women s long sleeve polo How much do my electrical appliances cost to run each month

The “Ask a Builder” series is dedicated to answering some of the many questions Fairbanks residents have about building, energy and the many other parts of home life.

FAIRBANKS Have you ever wondered how much it costs to use a given electrical appliance? For instance, how much does it cost to run your oven for four hours on Thanksgiving? Or to dry a load of clothes?

There are many online calculators that will determine the cost of using an appliance if you know basic information about the appliance. First look up the electricity an appliance requires, which is often found on the appliance itself or in the manual (listed in watts or amps). You can also purchase a Kill A Watt meter at a hardware store, which allows you to measure the power consumption for any appliances that plug into a standard (USA) 120 volt AC wall outlet.

You also can calculate the cost of using an electrical appliance yourself, but first you should be familiar with a few terms used to measure electricity.

Amp The amount of current that an appliance draws is measured in amps. For instance, you might own a clothes dryer that draws between 10 15 amps. Smaller appliances use less current; for instance, many light bulbs draw less than one amp.

Volt A volt is the unit used to measure the electric potential in a circuit. You can think of volts as the force that makes current flow to an appliance.

Watt A watt is a measure of electrical power. Electrical power is calculated by multiplying voltage and current. So from the current rating, you can calculate the watts that an appliance will use. Information about the power the appliance uses is often given on the appliance too such as a 100 watt light bulb.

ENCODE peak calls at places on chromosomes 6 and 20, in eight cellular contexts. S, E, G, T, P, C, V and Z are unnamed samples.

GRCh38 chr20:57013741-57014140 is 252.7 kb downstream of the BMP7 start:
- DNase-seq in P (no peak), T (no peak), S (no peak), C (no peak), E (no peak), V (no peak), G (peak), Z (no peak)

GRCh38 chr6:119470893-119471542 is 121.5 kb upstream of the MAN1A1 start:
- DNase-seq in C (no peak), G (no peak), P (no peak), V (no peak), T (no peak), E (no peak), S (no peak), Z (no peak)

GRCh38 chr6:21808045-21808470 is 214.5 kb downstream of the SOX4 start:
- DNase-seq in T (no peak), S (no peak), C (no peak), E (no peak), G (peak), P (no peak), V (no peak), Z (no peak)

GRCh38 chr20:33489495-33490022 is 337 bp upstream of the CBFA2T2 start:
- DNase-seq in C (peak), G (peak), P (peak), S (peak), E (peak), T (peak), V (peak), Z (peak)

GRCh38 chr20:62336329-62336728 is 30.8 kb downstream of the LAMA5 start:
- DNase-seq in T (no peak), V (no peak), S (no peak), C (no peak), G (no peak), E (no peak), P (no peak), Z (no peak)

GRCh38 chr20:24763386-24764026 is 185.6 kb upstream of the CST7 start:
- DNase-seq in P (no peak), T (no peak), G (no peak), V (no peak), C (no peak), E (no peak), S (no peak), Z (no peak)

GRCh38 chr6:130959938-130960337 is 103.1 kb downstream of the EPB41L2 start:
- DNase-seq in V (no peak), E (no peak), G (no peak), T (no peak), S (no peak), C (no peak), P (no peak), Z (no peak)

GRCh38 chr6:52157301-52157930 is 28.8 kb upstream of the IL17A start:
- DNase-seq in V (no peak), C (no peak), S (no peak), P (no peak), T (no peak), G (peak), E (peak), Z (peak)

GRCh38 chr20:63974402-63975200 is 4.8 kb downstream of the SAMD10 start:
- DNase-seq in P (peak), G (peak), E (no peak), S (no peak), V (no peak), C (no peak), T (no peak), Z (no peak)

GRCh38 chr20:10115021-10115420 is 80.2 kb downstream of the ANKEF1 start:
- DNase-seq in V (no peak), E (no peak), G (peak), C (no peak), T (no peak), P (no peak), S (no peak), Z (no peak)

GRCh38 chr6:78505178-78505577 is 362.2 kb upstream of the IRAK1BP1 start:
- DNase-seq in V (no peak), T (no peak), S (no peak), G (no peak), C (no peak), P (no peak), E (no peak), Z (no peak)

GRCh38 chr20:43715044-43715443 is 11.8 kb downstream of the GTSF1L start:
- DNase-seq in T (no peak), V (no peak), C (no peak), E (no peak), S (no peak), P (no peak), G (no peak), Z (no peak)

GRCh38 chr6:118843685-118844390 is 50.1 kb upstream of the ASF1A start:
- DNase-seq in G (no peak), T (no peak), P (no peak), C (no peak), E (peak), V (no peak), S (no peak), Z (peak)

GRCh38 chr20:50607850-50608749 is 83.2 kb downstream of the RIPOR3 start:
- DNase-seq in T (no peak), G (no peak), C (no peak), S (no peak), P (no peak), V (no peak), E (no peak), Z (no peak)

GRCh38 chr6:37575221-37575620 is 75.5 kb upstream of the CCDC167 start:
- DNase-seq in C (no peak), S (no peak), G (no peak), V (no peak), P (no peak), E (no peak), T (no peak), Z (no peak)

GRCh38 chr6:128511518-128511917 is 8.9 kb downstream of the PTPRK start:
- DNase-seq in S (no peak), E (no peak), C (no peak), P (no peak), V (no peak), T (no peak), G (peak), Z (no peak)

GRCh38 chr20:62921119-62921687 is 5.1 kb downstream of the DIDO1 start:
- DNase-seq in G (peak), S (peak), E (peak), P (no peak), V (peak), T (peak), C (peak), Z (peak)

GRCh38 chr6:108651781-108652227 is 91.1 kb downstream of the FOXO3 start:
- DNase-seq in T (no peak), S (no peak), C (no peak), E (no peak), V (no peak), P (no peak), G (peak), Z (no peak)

Kilowatt A kilowatt is 1,000 Watts, just like 1 kilometer is 1,000 meters.

Kilowatt hour (kWh) A kWh is a measure of electric energy, which is what the electric company sells to you. To find the cost of running an appliance, you need to know how many kilowatt hours it uses: first figure out the power draw (kilowatts) and then multiply it by the amount of time that you will use the appliance (hours).

Let’s consider a few examples.

1. Consider a TV that is rated to use 2 amps of current. To begin, find the power by multiplying the current by the voltage from the socket: 2 amps 120 volts = 240 watts. To convert to kilowatts, divide by 1000. The television uses 0.24 kW. Now let’s assume that your family watches TV each night for three hours. To find the electrical energy you will need to buy from your utility,

multiply 0.24 kW 3 hours = 0.72 kWh. In Fairbanks, electricity costs approximately $0.18 per kWh, so the TV will cost about $0.13 every 3 hours.

2. Now let’s say the appliance lists power draw instead of current: an oven uses approximately 4,000 Watts, or 4 kW. If you have the oven on for 2 hours while you bake dinner, you will have used 8 kWh, which will cost $1.44.

3. Lastly, it’s good to be aware of ghost loads, or electricity used by appliances that are plugged in (but not on) all the time like a TV or a phone charger. If you don’t know whether an appliance has a ghost load, a Kill A Watt meter can help you find out. Even though ghost loads are small, several appliances with ghost loads could add up in a month. The good news is that they’re easy to prevent simply unplug appliances that are not in use, or plug them into a power strip that can be turned off.

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